Prepare yourself for some extreme chaos creation in this non-stop adrenalin-fuelled demo of Just Cause 2. Whether freefalling from thousands of feet, hijacking enemy fighters in mid-air or simply blasting your way through military compounds on the ground, as agent Rico Rodriguez you’re guaranteed to leave your mark on the tropical island of Panau.
Caracas, Mar 3 (Prensa Latina) Venezuela passed a law banning video and war games and toys prompting violence to help improve child education and prevent misconduct, another step towards fighting all forms of violence.
The new ruling imposes a fine and 2-5 years in prison on the import, production, distribution, sale, hiring and use of video games and toys inciting violent behaviour.
This legislation defines as aggressive every audiovisual material promoting and inciting violence, the use of weapons and toys imitating weapons or stimulating violence and hate.
It finally demands to d
Iowa State University Distinguished Professor of Psychology Craig Anderson has made much of his life's work studying how violent video game play affects youth behavior. And he says a new study he led, analyzing 130 research reports on more than 130,000 subjects worldwide, proves conclusively that exposure to violent video games makes more aggressive, less caring kids -- regardless of their age, sex or culture.
The study was published today in the March 2010 issue of the Psychological Bulletin, an American Psychological Association journal.
Actually, "boring" isn't exactly what a former EA Criterion Senior Designer (Black) said about current FPS games on the market. But because Tom's is more of a family-friendly site, we can't quote Stuart Black's true feelings about the current crop. Needless to say, he's not too thrilled, and made his feelings perfectly clear in a recent interview with The Official Xbox Magazine.
"There's a lot of cover-based shooters out at the moment," he said. "But when a guy hunkers down behind something, you've just got to sit there and wait for him to pop his head up.
"Video games have been with me for most of my life. The industry is a medium that I discovered at a young age in my cousin’s bedroom, huddled in the corner waiting for the older kids to finish playing and wondering when it would be my turn. Mesmerized by 16-bit Italian plumbers and plucky elves trying to save their respective princesses I imagined myself as a part of these worlds. They were something that I could relate too.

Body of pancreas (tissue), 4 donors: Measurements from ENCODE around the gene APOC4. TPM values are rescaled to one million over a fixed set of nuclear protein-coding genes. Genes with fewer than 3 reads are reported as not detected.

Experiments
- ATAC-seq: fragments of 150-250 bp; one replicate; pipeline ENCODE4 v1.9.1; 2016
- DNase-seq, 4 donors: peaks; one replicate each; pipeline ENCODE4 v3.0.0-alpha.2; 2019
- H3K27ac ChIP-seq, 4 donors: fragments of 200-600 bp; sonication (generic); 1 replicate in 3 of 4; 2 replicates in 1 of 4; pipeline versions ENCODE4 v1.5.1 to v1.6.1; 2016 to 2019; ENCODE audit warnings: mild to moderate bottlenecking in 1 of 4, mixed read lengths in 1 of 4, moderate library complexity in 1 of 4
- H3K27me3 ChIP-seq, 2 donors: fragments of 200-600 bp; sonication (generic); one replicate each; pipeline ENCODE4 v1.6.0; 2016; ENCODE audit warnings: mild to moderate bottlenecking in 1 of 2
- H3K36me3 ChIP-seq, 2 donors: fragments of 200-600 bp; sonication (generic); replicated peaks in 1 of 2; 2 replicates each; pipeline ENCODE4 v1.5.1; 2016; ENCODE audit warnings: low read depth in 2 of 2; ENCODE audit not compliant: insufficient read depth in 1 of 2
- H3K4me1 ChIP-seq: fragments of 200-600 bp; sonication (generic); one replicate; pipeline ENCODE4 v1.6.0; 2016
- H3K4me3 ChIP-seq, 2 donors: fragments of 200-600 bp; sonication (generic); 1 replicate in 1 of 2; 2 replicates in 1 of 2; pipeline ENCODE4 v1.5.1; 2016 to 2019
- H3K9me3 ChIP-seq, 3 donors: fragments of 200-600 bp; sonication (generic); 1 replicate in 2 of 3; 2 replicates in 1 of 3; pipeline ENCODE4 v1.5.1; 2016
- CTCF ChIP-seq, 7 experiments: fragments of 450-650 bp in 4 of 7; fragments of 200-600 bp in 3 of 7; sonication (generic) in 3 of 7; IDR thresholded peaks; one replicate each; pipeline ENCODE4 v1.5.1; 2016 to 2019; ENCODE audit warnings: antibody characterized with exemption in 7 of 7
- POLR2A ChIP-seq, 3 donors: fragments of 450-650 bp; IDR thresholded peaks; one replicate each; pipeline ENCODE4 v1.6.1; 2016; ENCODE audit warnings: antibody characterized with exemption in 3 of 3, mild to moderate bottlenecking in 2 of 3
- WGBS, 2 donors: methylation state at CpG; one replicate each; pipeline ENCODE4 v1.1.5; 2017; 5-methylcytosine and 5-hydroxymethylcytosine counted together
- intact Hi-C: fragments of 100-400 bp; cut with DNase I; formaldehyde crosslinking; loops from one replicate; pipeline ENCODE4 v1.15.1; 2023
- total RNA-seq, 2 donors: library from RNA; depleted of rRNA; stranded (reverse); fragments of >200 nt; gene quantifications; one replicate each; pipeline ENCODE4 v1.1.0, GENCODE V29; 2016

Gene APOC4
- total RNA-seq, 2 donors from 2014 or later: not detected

Kids fighting over the family video game console? Won’t do chores or homework? Grounding the kids away from video games not working? Well, [H] forum member "TheBluePill" says it’s hammer time!
*editors note* While the Xbox 360 is used in this example, it is important to note that this tactic works on the Wii, PS3, cell phone or any other offending device.
So did you see it? On last night's opening episode of Jo Frost: Extreme Parental Guidance (a title that responsibly portrays the delicate practice of family counselling as some sort of dangerous sport), the straight-talking presenter tackled the problem of violent video games.
Together with Dr Doug Gentile she orchestrated an experiment in which 40 boys were asked to play games for 20 minutes – half played a football sim, the other half "a first-person war game". They then had to view some violent news footage. Throughout, each participant had their heart rate monitored.
Victorious gamers enjoy a surge of testosterone – but only if their vanquished foe is a stranger. When male gamers beat friends in a shoot-em-up video game, levels of the potent sex hormone plummeted.
This suggests that multiplayer video games tap into the same mechanisms as warfare, where testosterone's effect on aggression is advantageous.
Against a group of strangers – be it an opposing football team or an opposing army – there is little reason to hold back, so testosterone's effects on aggression offer an advantage.
In an overlooked announcement just now making the rounds, LucasArts has revealed that the dead shall walk again in Sony Online Entertainment's MMORPG Star Wars: Galaxies, with a series of quests inspired by the upcoming Star Wars novel 'Death Troopers.' "Players will be able to join together to fight horrific new enemies with a frightening affliction," LucasArts explains, with the book's blurb detailing "The dead are rising: soulless, unstoppable, and unspeakably hungry." Death Troopers the novel arrives on October 13, while Death Troopers the quest line was then slated for a vague fall release. LucasArts has vowed to continuing supporting Galaxies after the launch of BioWare's new Star Wars MMO The Old Republic.
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